It was one of the things being an immortal god did to you.
But Ra had been content before. He’d stayed in his wing, had read, watched TV, and enjoyed being retired. He wanted to go back to that and ignore the world outside of the palace, but he couldn’t find the peace he’d had before. He didn’t understand why, but he was feeling restless, and something had to be done.
He needed help.
Ra usually disliked admitting he needed anything from anyone, let alone help, but he could always go to Nu. They’d be happy to see him and have words of advice he sorely needed. Maybe they’d be able to tell him why he felt so unsettled, as if something disastrous was about to happen.
Ra probably felt that way because he’d been watching too much human TV. Humans never had an easy life, but things seemed to have gotten worse lately with all the natural disasters. It wasn’t any of Ra’s business anymore, but he liked keeping up to date in some ways. He watched the human news, but that was all he was interested in. Humans were nothing to him, or at least, they’d been nothing until two of them had entered his family.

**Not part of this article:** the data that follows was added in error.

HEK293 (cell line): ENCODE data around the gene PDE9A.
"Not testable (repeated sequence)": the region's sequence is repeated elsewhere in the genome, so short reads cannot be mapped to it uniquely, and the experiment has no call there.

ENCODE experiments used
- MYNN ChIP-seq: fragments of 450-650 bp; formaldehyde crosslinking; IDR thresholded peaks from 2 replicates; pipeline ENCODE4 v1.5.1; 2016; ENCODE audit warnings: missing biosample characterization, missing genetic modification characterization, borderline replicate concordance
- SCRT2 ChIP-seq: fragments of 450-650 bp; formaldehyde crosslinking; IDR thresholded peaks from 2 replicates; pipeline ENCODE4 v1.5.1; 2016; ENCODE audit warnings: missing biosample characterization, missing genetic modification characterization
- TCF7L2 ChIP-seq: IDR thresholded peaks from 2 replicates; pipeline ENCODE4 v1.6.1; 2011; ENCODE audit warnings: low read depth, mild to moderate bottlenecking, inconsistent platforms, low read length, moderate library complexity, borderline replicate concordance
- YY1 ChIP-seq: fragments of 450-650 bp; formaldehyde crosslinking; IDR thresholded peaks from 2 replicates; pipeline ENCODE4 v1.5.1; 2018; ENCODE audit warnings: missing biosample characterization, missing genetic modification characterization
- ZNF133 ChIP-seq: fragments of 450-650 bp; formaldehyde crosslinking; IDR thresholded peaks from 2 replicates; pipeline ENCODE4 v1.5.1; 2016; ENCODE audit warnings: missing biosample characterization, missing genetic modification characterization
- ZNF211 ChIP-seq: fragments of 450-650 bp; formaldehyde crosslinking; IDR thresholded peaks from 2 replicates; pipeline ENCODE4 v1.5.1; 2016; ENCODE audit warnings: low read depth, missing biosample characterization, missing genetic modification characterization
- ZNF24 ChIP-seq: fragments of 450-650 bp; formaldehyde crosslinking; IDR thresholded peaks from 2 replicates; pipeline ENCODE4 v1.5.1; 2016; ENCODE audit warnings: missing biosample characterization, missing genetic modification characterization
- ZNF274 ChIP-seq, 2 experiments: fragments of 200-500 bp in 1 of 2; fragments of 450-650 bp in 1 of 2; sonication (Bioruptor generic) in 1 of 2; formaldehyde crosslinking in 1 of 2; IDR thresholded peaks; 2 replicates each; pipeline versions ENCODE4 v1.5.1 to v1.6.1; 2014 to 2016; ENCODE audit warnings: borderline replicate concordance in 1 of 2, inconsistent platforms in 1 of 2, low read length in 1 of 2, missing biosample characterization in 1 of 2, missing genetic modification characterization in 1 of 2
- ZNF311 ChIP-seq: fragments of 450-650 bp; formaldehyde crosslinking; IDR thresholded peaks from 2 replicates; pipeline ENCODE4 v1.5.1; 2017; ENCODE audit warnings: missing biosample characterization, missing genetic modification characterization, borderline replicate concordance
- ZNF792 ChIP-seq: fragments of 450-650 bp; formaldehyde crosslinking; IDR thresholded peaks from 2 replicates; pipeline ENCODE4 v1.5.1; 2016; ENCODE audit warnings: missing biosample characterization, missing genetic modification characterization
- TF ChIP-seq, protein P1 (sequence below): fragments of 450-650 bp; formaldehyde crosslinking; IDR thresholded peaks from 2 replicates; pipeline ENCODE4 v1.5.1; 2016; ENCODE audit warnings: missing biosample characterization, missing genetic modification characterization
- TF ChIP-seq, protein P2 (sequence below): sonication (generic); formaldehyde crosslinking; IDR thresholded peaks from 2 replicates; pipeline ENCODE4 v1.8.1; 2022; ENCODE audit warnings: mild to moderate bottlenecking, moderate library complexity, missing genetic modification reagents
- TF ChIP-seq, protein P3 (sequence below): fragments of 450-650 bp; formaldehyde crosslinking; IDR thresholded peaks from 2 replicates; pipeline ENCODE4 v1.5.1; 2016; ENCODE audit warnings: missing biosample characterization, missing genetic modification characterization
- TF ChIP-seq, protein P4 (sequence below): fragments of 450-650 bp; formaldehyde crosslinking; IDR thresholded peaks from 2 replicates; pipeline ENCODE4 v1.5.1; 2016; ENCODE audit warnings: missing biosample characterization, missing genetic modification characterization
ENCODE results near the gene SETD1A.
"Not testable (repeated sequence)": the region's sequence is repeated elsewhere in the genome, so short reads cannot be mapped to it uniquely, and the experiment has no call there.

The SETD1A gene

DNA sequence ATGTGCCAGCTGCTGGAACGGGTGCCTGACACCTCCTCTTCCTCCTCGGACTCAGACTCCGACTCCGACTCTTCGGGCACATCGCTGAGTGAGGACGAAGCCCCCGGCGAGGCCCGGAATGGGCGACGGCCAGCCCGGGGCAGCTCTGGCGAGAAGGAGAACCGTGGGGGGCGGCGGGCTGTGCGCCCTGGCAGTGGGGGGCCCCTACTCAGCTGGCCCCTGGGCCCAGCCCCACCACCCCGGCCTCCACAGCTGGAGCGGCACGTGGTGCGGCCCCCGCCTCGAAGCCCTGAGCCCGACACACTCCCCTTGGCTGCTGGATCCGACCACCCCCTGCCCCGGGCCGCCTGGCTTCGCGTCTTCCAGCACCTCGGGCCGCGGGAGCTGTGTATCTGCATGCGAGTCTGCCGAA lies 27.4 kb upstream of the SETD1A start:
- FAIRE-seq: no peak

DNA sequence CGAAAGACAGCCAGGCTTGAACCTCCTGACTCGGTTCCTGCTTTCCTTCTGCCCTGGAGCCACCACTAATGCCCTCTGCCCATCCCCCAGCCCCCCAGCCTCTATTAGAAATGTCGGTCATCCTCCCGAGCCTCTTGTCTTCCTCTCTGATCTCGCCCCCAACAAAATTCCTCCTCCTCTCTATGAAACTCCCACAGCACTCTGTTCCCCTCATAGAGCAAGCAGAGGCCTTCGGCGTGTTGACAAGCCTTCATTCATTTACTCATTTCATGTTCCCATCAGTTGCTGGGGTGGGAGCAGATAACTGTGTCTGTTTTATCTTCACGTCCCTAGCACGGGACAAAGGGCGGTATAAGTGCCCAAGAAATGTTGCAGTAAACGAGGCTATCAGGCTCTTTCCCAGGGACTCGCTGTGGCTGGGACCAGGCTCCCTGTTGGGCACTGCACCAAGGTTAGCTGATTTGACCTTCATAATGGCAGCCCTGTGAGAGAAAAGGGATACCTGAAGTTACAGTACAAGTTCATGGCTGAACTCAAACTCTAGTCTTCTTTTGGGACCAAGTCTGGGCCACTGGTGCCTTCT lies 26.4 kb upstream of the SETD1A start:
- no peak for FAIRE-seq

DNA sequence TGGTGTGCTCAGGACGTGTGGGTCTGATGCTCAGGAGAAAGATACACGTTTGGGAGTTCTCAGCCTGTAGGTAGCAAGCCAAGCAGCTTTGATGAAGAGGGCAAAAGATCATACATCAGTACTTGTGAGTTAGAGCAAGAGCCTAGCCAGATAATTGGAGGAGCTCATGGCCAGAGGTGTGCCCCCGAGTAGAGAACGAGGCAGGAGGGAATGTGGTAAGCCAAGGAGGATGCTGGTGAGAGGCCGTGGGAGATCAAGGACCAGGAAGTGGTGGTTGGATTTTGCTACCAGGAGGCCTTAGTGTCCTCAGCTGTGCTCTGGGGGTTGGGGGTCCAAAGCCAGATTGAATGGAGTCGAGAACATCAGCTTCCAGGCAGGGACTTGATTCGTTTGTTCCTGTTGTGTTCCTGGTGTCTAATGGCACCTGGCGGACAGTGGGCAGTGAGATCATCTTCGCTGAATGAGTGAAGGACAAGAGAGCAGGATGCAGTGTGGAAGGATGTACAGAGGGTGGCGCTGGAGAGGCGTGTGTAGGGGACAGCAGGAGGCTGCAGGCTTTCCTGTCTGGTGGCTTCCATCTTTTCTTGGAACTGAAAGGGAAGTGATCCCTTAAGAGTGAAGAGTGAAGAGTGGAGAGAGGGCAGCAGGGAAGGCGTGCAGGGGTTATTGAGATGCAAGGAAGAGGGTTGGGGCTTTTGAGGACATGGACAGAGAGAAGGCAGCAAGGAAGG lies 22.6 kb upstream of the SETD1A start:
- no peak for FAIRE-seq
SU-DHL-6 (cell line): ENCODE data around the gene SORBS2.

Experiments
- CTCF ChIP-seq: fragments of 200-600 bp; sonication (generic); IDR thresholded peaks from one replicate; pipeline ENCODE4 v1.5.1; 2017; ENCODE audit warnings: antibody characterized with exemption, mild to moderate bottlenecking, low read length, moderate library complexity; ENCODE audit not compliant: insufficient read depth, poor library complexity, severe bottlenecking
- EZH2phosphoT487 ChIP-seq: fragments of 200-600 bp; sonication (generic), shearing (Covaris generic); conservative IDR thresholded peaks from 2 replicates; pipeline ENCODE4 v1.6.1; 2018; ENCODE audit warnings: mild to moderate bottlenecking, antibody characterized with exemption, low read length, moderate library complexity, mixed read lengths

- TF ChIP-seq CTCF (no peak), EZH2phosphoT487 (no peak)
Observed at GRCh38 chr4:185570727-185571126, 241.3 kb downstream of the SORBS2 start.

He still had no idea what to think of that.
He’d been wandering aimlessly down hallways in the palace, but now that he’d decided to visit Nu, he knew where to go. It felt good to have a purpose, and he strode down the next hallway with his back straighter and head held high. He crossed paths with a few minor gods, and all of them bowed and plastered their backs against the wall as he walked past them. It was kind of ridiculous, since they were family, but he didn’t have time to stop and make small talk.
Although that might help him feel less bored.
But if there was something he disliked even more than humans, it was his immense family. They never got along and always bickered, fought, or tried to kill each other. That was one of the reasons Ra had retired, although not the main one. He always got stressed when he spent any length of time with his family, although lately, he’d been spending more time with Nu, which meant he’d also been spending more time with Sed and Qebui.